16S/18S/ITS Amplicon Sequencing

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As a leading provider of NGS services and a partner of Illumina, CD Genomics offers a portfolio of solutions for metagenomics sequencing. 16S/18S/ITS amplicon sequencing is characterized by cost-efficiency, high-speed and practicability to help you identify and investigate the microbial community. With over 10 years of experience, we can totally meet your project requirements and budgets in the exploration of microbial biodiversity.

Introduction of 16S/18S/ITS Amplicon Sequencing

16s rRNA gene, a highly conserved component, is the most widely used gene marker for genus and species identification and taxonomic significance in bacteria and archaea. The estimated substitution rate for hypervariable regions is approximately 7000 times higher than the highly conserved ones, which contains abundant taxonomic information based on these genetic differences. Therefore, the 16S gene amplicons obtained from PCR can be used to deduce taxonomic identifications based upon bioinformatics alignments.

Nevertheless, 18S rRNA is commonly used in fungi for phylogenetics since it has more hypervariable domains than 16S. In addition to this, the ITS (Internal Transcribed Spacer) region (including 5.8S), removed in the posttranscriptional process of nuclear rRNA cistron, has been widely regarded as a universal fungi barcode marker for a successful identification for the broadest range of fungi. And compared to 18S, ITS is more variable and hence more suitable as the genetic marker for measuring intraspecific genetic diversity.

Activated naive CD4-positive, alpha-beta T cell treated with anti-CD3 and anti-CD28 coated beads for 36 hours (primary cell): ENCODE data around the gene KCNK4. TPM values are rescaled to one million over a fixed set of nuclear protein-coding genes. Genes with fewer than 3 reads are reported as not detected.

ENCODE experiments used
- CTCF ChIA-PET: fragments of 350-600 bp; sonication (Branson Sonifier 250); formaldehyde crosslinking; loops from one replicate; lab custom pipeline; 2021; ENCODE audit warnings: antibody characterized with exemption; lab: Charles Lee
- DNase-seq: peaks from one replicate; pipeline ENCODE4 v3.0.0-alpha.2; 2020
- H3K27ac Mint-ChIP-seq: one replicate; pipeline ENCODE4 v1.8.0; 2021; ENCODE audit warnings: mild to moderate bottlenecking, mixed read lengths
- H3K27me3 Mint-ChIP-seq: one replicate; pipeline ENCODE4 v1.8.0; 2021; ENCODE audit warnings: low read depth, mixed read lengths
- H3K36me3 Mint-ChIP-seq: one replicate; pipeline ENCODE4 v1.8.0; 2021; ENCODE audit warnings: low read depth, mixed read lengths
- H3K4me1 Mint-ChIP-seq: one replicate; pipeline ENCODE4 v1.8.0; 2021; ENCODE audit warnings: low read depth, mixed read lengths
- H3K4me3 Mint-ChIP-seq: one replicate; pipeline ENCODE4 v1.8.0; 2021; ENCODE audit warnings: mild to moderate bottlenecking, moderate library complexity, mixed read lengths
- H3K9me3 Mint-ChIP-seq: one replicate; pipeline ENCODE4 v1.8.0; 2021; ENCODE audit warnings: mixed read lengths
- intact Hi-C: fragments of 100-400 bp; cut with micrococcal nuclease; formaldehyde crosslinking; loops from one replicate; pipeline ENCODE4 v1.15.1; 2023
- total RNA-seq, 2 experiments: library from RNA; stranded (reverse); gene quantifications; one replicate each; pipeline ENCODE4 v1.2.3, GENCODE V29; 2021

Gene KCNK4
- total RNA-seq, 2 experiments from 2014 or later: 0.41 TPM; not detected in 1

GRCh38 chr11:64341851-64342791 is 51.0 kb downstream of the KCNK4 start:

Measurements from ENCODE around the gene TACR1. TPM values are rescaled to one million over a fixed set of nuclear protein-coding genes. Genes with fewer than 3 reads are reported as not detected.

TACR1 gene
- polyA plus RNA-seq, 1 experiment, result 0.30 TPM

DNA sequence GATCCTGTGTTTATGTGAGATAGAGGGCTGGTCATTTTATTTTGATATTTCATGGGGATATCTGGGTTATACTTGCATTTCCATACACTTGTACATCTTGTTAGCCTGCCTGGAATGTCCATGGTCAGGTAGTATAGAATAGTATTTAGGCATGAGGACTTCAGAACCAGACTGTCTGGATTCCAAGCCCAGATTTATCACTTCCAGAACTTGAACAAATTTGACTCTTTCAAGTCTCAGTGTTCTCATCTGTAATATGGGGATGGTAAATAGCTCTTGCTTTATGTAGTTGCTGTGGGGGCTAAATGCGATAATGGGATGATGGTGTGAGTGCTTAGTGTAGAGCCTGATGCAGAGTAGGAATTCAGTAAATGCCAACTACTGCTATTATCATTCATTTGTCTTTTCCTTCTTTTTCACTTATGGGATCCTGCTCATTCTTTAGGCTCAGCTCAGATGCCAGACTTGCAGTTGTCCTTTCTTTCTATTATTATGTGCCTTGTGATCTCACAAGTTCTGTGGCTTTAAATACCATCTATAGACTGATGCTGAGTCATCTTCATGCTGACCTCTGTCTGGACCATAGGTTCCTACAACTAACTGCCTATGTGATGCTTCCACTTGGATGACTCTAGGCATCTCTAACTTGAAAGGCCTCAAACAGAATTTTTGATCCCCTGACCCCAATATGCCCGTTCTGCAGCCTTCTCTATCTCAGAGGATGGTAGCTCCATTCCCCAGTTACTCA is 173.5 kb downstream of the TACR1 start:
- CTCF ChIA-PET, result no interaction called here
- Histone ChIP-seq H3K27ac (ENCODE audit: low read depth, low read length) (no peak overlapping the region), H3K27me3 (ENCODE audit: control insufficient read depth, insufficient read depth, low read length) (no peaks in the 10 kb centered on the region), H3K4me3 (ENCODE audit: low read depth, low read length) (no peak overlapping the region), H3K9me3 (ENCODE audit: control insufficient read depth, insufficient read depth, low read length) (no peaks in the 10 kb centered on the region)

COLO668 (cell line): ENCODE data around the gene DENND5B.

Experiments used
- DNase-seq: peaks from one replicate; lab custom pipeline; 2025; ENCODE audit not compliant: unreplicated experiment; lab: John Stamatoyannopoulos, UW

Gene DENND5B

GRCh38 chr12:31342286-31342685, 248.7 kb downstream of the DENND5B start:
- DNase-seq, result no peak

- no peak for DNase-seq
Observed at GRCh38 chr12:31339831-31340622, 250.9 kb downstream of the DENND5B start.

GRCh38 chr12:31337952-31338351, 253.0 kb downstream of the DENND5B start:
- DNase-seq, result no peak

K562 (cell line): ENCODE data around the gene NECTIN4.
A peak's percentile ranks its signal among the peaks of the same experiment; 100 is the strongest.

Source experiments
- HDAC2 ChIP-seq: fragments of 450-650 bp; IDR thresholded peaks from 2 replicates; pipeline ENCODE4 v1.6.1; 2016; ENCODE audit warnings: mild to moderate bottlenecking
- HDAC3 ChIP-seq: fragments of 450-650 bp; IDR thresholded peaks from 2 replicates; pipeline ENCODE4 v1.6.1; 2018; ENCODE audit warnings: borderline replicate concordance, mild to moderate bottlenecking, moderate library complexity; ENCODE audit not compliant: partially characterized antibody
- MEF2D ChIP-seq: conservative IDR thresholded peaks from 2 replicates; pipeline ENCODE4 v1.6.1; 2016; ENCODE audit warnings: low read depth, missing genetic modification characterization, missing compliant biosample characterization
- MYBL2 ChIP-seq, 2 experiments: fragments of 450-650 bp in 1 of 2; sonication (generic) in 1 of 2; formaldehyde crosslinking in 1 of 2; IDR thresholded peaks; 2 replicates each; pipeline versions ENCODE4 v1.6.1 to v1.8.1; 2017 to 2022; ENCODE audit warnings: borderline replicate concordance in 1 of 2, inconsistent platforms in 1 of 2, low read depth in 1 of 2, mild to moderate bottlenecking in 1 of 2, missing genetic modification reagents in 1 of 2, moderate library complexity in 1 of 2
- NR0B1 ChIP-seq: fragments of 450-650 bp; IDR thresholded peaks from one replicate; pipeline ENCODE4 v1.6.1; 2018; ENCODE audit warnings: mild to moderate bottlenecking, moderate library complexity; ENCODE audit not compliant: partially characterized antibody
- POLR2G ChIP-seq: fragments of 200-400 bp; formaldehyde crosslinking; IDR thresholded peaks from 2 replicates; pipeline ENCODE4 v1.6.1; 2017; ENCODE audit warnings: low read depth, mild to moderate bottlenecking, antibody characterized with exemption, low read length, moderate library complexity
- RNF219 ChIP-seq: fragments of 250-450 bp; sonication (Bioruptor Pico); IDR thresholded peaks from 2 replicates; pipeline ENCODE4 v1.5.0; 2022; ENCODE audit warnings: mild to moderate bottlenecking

16S/18S/ITS Amplicon Sequencing has now been a well-established method for microbial identification and phylogeny studies of samples from complicated microbiomes or environments. In addition to next-generation sequencing platforms, CD Genomics also provides full-length 16S/18S/ITS amplicon sequencing by using PacBio SMRT sequencing technology.

Advantages of 16S/18S/ITS Amplicon Sequencing

  • The most common housekeeping genetic markers with conserved and variable regions.
  • Characterized by fast speed, cost-efficiency and high-precision.
  • Multiple applications: microbial identification, diversity analysis, taxonomy and phylogeny, new species determination, relationship study of microorganism and disease, metagenomics, etc.

16S/18S/ITS Amplicon Sequencing Workflow

Our highly experienced expert team and strict quality control following every procedure to ensure comprehensive and accurate results. And a PCR-free protocol is optional for a fast workflow and superior data quality upon your request. The typical turnaround time for the whole workflow is approximately 30 working days.

Service Specification

Sample requirements and preparation
  • Samples sources including human, animals, natural environments and industrial environments, as well as DNA and PCR products
  • Sample preparation protocol including purification, quantification, QC, etc.
  • Both PCR-based and PCR-free protocols are available
Sequencing
  • MiSeq PE300/PE250 or HiSeq PE250
  • PacBio’s SMRT technology is available for full-length 16S/ITS rRNA sequencing
  • More than 80% of bases with a ≥Q30 quality score
  • 30,000 -100,000 tags per sample
Bioinformatics Analysis We provide multiple customized bioinformatics analyses:
  • Tags assembly and OTUs clustering
  • Species annotation, species profiling histogram, heat map and phylogenetic tree
  • Alpha diversity, Beta diversity, Meta-analysis
  • … (more upon request)

Analysis pipeline